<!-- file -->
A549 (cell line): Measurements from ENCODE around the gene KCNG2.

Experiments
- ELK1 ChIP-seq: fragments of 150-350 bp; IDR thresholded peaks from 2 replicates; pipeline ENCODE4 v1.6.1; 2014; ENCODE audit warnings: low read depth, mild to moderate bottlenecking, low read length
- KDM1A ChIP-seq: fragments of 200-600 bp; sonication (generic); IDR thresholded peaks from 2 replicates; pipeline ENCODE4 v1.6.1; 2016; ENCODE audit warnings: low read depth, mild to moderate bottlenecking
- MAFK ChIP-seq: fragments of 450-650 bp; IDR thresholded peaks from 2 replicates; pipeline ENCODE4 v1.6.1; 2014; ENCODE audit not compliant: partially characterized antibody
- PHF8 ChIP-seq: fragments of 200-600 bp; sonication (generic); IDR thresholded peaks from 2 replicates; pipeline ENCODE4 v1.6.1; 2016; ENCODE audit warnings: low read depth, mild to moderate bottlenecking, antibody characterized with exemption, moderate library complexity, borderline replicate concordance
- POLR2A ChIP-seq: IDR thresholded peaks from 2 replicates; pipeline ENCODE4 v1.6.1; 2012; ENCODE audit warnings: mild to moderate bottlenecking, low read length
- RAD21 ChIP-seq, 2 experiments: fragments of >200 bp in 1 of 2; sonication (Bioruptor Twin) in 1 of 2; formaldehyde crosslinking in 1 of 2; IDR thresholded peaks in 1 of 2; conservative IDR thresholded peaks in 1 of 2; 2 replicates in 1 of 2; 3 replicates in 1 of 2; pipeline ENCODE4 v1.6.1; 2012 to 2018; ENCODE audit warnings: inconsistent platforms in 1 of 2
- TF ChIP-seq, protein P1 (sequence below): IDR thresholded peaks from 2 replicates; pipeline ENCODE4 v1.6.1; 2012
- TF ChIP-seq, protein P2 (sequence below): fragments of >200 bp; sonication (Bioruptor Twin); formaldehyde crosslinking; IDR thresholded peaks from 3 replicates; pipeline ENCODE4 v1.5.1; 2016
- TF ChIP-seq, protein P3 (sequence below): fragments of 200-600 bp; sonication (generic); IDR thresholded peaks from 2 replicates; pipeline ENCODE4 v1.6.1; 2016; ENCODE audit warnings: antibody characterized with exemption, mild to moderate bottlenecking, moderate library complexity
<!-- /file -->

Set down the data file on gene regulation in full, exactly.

A549 (cell line): Measurements from ENCODE around the gene KCNG2.

Experiments
- ELK1 ChIP-seq: fragments of 150-350 bp; IDR thresholded peaks from 2 replicates; pipeline ENCODE4 v1.6.1; 2014; ENCODE audit warnings: low read depth, mild to moderate bottlenecking, low read length
- KDM1A ChIP-seq: fragments of 200-600 bp; sonication (generic); IDR thresholded peaks from 2 replicates; pipeline ENCODE4 v1.6.1; 2016; ENCODE audit warnings: low read depth, mild to moderate bottlenecking
- MAFK ChIP-seq: fragments of 450-650 bp; IDR thresholded peaks from 2 replicates; pipeline ENCODE4 v1.6.1; 2014; ENCODE audit not compliant: partially characterized antibody
- PHF8 ChIP-seq: fragments of 200-600 bp; sonication (generic); IDR thresholded peaks from 2 replicates; pipeline ENCODE4 v1.6.1; 2016; ENCODE audit warnings: low read depth, mild to moderate bottlenecking, antibody characterized with exemption, moderate library complexity, borderline replicate concordance
- POLR2A ChIP-seq: IDR thresholded peaks from 2 replicates; pipeline ENCODE4 v1.6.1; 2012; ENCODE audit warnings: mild to moderate bottlenecking, low read length
- RAD21 ChIP-seq, 2 experiments: fragments of >200 bp in 1 of 2; sonication (Bioruptor Twin) in 1 of 2; formaldehyde crosslinking in 1 of 2; IDR thresholded peaks in 1 of 2; conservative IDR thresholded peaks in 1 of 2; 2 replicates in 1 of 2; 3 replicates in 1 of 2; pipeline ENCODE4 v1.6.1; 2012 to 2018; ENCODE audit warnings: inconsistent platforms in 1 of 2
- TF ChIP-seq, protein P1 (sequence below): IDR thresholded peaks from 2 replicates; pipeline ENCODE4 v1.6.1; 2012
- TF ChIP-seq, protein P2 (sequence below): fragments of >200 bp; sonication (Bioruptor Twin); formaldehyde crosslinking; IDR thresholded peaks from 3 replicates; pipeline ENCODE4 v1.5.1; 2016
- TF ChIP-seq, protein P3 (sequence below): fragments of 200-600 bp; sonication (generic); IDR thresholded peaks from 2 replicates; pipeline ENCODE4 v1.6.1; 2016; ENCODE audit warnings: antibody characterized with exemption, mild to moderate bottlenecking, moderate library complexity